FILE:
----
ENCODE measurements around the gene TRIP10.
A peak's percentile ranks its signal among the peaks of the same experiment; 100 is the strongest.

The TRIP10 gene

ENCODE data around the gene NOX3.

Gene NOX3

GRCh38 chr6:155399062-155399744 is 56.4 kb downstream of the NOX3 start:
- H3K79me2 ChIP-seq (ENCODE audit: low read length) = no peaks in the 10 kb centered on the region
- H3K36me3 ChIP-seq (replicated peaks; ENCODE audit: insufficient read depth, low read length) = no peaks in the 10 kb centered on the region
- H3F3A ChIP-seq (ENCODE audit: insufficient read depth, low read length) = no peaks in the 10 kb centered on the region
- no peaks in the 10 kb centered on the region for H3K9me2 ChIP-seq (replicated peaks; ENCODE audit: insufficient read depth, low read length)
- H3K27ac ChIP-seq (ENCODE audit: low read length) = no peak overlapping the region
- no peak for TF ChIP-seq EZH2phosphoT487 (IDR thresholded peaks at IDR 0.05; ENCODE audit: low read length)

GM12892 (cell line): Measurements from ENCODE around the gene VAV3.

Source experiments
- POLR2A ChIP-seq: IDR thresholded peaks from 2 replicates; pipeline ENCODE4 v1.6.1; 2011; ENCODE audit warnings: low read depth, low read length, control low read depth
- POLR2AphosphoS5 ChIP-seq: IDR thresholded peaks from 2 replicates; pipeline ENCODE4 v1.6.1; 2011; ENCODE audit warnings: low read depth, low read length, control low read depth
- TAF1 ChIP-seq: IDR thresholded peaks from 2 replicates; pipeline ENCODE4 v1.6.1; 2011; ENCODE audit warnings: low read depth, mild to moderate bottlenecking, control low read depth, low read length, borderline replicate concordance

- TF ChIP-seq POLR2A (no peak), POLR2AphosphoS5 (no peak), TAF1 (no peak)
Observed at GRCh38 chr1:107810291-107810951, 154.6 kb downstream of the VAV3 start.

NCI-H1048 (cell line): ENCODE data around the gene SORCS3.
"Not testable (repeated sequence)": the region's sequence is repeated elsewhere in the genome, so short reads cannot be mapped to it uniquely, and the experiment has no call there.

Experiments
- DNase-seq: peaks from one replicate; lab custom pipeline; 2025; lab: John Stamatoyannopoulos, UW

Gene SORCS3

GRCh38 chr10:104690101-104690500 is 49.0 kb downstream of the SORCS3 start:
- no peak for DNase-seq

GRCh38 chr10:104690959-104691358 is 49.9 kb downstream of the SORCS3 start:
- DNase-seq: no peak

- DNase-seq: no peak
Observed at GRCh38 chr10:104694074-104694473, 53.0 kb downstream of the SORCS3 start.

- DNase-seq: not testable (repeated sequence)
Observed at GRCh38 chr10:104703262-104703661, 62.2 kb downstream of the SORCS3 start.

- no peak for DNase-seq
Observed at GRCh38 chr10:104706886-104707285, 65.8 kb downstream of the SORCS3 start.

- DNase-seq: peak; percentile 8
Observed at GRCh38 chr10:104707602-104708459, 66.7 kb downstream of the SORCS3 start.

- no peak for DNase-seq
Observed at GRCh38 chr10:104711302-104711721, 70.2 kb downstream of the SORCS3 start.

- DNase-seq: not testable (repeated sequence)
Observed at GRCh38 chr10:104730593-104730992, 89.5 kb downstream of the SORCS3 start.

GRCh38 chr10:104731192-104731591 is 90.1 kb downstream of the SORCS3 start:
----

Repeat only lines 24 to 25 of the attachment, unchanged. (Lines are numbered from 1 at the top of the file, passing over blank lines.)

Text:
Gene SORCS3

GRCh38 chr10:104690101-104690500 is 49.0 kb downstream of the SORCS3 start: